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MADD bestows national honor on Callahan

First-ever coroner to win Community Award

Grundy County Coroner John Callahan is the first coroner to ever receive the Mothers Against Drunk Driving Community Award.

Callahan was given the award this fall and, although he was unable to make it for the ceremony, the recognition bestowed on him did not go unnoticed. Callahan's son, Jake Callahan, who is a Marseilles police officer, accepted the award on behalf of his father.

"It's definitely an honor to be recognized by a national organization," said Callahan.

The award is given out annually, but only if there is a fitting candidate, said Susan McKeigue, CEO for MADD Illinois.

"He's the only coroner to ever receive it," she said.

"He has a passion to prevent underage drinking. He's given his time and his own financial resources to get the word out that drinking and driving is a deadly practice."

The coroner was nominated for his campaign against drinking and driving and underage drinking, which includes participating in area Road to Reality programs at high schools, giving presentations, and the largest part of his campaign, telling Meagan's story.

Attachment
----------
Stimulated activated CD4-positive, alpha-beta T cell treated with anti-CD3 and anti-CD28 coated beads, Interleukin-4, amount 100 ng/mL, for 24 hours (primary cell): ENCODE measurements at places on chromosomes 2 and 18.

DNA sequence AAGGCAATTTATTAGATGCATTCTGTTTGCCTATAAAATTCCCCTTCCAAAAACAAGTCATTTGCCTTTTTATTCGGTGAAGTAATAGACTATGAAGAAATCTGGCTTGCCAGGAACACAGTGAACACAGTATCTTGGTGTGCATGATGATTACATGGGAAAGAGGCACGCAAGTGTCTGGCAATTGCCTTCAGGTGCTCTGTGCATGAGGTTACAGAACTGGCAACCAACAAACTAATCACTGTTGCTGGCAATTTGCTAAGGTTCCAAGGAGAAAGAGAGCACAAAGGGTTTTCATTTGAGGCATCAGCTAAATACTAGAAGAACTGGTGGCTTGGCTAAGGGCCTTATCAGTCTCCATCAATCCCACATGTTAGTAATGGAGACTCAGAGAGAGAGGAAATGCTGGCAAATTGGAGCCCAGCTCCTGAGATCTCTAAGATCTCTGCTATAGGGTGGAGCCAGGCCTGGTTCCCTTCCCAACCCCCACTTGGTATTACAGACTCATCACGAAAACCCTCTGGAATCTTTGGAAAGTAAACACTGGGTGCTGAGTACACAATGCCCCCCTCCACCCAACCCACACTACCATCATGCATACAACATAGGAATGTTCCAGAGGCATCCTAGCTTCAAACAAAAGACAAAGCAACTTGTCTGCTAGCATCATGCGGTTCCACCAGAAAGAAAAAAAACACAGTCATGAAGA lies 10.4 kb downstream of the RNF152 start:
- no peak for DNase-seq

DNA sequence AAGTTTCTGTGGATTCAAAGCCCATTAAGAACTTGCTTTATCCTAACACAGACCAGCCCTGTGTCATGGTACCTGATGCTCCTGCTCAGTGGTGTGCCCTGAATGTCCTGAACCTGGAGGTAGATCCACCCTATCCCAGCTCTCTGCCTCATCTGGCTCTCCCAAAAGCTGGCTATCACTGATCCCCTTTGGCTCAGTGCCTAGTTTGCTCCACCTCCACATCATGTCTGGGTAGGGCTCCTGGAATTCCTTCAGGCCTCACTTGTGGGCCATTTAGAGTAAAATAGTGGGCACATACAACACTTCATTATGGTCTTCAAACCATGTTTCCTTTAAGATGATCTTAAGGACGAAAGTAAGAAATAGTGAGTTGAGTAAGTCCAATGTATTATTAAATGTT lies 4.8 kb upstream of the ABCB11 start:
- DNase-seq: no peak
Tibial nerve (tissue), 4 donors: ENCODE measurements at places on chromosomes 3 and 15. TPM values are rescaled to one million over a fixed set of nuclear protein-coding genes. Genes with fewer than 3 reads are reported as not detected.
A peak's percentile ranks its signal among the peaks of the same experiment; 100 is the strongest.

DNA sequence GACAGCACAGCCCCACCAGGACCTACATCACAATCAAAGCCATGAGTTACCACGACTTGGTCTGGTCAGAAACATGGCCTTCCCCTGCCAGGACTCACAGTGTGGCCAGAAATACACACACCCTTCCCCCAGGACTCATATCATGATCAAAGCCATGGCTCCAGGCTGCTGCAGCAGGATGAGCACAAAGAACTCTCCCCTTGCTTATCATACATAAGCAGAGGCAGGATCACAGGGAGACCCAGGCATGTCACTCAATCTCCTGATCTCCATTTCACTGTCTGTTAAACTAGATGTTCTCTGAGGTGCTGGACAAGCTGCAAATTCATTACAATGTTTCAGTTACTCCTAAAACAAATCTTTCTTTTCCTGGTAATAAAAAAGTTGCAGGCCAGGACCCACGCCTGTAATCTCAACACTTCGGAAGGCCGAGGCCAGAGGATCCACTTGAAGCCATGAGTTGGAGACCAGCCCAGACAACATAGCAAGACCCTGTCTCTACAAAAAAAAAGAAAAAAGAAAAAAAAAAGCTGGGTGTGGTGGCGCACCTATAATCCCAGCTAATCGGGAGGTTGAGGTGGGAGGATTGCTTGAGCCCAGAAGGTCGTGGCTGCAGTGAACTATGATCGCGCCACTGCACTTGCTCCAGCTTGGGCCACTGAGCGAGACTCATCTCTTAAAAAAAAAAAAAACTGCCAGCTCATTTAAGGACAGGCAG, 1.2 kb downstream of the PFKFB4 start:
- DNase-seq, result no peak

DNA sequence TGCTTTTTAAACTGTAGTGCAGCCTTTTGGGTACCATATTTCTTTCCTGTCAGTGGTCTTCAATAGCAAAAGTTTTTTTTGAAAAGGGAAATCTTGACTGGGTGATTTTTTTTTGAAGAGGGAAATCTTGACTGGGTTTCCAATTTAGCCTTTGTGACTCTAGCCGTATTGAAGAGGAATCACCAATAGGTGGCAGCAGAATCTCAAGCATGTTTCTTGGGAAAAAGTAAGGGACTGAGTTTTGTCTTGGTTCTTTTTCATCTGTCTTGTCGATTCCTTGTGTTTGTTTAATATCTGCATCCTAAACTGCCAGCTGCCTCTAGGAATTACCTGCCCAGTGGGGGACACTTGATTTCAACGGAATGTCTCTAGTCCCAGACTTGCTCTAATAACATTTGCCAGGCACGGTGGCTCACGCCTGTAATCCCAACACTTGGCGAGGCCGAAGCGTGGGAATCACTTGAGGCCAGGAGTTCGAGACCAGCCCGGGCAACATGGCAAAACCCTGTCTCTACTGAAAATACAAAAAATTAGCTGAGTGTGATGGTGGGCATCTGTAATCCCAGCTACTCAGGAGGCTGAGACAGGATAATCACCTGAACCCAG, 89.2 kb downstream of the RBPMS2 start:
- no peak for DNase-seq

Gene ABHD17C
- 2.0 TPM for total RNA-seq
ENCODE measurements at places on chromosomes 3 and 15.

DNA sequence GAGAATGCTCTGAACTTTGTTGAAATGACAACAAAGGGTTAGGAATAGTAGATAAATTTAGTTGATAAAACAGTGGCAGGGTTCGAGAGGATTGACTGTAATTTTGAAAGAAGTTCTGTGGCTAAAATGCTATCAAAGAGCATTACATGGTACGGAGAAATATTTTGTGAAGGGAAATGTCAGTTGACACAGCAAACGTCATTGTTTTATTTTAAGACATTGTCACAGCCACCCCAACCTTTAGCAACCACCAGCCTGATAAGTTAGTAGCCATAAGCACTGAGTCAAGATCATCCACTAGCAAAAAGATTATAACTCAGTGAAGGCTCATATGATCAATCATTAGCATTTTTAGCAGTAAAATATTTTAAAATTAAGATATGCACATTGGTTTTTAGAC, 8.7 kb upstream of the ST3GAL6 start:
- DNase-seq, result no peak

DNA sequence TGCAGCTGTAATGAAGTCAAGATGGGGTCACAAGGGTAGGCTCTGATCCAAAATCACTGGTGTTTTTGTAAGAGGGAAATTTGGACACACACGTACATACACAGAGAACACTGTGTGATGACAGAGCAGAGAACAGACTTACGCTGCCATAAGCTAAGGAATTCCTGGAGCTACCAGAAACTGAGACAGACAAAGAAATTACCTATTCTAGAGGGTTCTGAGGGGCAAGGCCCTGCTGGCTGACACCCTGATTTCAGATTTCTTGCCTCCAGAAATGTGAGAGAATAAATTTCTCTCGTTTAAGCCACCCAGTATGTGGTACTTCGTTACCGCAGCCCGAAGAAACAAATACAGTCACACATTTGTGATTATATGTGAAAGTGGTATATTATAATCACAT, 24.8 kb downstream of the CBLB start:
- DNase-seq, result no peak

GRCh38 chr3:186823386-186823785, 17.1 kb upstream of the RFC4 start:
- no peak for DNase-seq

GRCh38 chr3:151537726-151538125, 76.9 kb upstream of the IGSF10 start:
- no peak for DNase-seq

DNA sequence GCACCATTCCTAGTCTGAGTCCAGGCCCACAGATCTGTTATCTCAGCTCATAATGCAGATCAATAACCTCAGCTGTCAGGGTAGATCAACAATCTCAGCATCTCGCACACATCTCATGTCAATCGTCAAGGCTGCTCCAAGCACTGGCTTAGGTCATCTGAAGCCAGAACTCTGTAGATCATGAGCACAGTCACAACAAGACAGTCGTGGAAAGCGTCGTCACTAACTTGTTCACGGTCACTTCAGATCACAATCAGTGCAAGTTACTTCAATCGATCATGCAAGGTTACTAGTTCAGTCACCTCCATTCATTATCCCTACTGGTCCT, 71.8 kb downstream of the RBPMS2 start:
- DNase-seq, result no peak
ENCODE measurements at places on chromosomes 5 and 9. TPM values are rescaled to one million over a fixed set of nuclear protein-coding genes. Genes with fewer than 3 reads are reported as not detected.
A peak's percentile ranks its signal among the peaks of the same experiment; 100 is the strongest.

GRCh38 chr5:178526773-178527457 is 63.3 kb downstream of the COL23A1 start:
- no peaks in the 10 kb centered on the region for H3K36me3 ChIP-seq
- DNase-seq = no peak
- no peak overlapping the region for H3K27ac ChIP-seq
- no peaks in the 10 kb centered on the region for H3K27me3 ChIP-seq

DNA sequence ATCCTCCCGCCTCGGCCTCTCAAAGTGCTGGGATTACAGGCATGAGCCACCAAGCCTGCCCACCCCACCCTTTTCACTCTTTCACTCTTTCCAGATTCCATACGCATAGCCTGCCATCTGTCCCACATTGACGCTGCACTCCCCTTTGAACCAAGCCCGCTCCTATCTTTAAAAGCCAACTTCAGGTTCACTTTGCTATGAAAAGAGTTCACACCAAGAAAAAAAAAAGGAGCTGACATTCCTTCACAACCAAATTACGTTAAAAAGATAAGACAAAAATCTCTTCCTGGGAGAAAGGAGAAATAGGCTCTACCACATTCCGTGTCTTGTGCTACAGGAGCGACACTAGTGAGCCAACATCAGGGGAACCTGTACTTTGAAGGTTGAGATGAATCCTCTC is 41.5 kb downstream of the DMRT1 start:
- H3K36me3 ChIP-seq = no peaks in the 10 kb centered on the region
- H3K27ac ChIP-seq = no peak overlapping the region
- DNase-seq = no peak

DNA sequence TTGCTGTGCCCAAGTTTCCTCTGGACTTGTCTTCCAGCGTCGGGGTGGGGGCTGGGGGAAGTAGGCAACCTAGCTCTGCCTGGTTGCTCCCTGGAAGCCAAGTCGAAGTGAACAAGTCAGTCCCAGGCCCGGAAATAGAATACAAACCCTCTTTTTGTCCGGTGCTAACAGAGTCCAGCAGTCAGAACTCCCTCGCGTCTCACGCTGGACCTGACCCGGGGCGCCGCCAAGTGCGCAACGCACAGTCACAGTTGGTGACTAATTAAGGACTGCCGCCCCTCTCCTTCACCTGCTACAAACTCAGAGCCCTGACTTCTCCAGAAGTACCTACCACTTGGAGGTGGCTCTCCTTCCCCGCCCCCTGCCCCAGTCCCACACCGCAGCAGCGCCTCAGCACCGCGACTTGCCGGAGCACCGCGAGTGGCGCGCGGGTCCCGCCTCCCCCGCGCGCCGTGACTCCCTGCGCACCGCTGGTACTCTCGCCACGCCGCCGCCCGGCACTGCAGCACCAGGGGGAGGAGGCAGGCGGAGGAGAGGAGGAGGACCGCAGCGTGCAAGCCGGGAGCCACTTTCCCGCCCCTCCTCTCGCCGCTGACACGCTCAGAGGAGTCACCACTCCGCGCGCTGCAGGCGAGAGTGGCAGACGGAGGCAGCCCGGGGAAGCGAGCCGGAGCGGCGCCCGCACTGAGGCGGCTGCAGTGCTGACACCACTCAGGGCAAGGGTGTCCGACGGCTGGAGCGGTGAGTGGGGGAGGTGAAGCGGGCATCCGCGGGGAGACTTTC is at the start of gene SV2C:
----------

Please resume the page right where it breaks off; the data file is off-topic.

Meagan Ahlstrom, 24, was traveling on Illinois 47 in June 2009, when a drunk driver swerved into her lane near the Grundy County Fairgrounds, hitting her vehicle, killing Meagan and injuring her mother, Rebecca Ahlstrom.

Callahan had the actual vehicle permanently attached to a trailer that was paid for by Exelon Nuclear. He displays it through the community throughout the year, and in other communities that request it. It is displayed with signs that say “Don’t Drink and Drive” and “Meagan’s Story.”

From the passenger’s side of the vehicle, it looks damaged from an accident. From the driver’s side, it is clearly destroyed.

The car is currently parked in a parking lot off of Illinois 47 and Washington Street to remind people to be safe during the holidays.

"It all goes along with a lot of the other programs I started here. Just because we are called in at the end of someone's life, it's not the end. It's the beginning of what we can do out there to be proactive to prevent others from traveling down that path," said Callahan.

Callahan was nominated for the award by Kim Scerine of Coal City. Scerine works closely with Callahan as a volunteer for Coal City's annual Road to the Reality, which is program that spread awareness to the younger community of the dangers of drinking and driving and other dangers such as bullying.

Scerine called Callahan an unsung hero. She said he always volunteers his time and offers his assistance in any program that gets the message out against drinking and driving or other dangers to the community.

"He's an inspiring person for the cause," she said.

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